Family's anguish at delay in justice for Keighley teacher attacked in Thailand

Adam with Ben, when he was eight-months-old

Adam with Ben, when he was eight-months-old

First published in News Bradford Telegraph and Argus: Photograph of the Author by , Bradford Chief Reporter

THE LONG wait for justice is continuing for the parents of Keighley teacher Adam Pickles who was put in a coma after being hit with an iron bar in Thailand.

Andrew and Adele Pickles had expected to hear on Thursday what fate a court in Pattaya had decided on ex-pat Sean Henry Tinsley, of Wolverhampton - the man accused of attacking their son in the popular resort in May 2012.

But instead of a verdict, came news the case was being referred back to the High Court in Bangkok and they will have to wait until August 19 instead.

Mrs Pickles said: "We'd been all geared up for it. We were expecting the news and wanted it to be over. We haven't a clue what is happening, why it is going back and fore. All we know is that we have to wait until August 19."

Married father-of-one Mr Pickles, who had been teaching English in Thailand, was flown back to the UK and spent six months at the Royal Hospital for Neurodisability in London before being transferred to Woodlands Respite Care Centre in York, close to his parents home in Thorner.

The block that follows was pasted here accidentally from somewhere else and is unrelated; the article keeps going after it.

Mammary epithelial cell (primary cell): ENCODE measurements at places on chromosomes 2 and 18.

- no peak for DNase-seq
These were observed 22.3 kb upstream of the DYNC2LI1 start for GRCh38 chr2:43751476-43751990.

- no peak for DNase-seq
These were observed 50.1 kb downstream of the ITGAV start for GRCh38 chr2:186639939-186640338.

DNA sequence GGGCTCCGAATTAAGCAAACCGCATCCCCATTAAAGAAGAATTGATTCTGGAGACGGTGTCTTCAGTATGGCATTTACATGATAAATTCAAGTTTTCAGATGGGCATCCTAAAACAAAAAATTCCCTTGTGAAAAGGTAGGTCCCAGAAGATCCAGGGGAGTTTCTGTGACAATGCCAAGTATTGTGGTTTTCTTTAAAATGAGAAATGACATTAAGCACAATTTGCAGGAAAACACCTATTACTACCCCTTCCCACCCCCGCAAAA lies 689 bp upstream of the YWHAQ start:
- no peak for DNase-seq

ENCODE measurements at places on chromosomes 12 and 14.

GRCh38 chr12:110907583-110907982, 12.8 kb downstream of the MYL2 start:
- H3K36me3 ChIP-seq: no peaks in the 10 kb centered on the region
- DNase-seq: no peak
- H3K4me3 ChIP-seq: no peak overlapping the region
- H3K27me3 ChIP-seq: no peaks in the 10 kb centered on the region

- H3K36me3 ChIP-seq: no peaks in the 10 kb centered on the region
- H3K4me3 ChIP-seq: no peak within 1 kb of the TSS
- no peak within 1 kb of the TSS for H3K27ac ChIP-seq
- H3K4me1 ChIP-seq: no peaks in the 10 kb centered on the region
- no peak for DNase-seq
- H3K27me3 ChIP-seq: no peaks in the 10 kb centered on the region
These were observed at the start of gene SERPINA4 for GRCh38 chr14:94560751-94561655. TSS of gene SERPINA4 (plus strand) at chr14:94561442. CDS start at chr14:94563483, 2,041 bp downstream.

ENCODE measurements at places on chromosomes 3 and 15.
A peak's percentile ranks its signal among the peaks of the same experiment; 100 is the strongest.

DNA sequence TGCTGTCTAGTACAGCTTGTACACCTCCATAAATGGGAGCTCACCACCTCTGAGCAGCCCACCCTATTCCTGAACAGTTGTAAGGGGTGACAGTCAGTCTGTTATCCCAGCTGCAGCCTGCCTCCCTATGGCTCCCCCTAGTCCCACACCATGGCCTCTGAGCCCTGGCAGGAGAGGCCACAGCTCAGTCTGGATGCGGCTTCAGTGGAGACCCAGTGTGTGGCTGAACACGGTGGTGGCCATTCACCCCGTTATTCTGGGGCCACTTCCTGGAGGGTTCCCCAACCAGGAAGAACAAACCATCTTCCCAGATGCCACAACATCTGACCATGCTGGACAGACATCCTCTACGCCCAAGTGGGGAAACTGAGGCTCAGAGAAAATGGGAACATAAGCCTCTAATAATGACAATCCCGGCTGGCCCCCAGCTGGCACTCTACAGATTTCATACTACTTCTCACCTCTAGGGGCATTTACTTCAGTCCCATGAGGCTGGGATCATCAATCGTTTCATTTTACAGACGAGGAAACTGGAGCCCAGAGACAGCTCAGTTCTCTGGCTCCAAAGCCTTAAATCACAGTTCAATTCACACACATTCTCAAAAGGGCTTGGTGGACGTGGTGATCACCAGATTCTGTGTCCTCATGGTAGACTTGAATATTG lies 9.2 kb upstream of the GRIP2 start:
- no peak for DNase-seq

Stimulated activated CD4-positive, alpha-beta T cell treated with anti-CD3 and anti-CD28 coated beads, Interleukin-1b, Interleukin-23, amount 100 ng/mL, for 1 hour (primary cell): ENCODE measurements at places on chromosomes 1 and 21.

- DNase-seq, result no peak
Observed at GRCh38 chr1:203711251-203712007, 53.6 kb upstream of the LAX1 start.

The 41-year-old former Bradford Grammar School pupil, out of the 17-month coma, has been making some progress but a seizure three weeks ago has seen doctors up his medication again, making him less reactive, said his mother.

His wife from Thailand and his son, Ben, have also travelled from their home to Yorkshire in the hope of spurring on his recovery, but the increased medication has slowed his responses.

"It's a shame really that this has happened while his family are visiting but Ben's been really good, playing around his daddy saying hello daddy, goodbye daddy. We have a blinking system, two blinks mean yes, and when we ask Adam if he knows Ben is here he is blinking twice. |It's a good sign," said Mrs Pickles.

She added: "It's a slow process but we keep edging forwards. It's a bike like two steps forward and three back at the moment. As far as the case goes all we can do is wait and hope."

Fundraising is continuing to help pay for legal costs and Mr Pickles' care.

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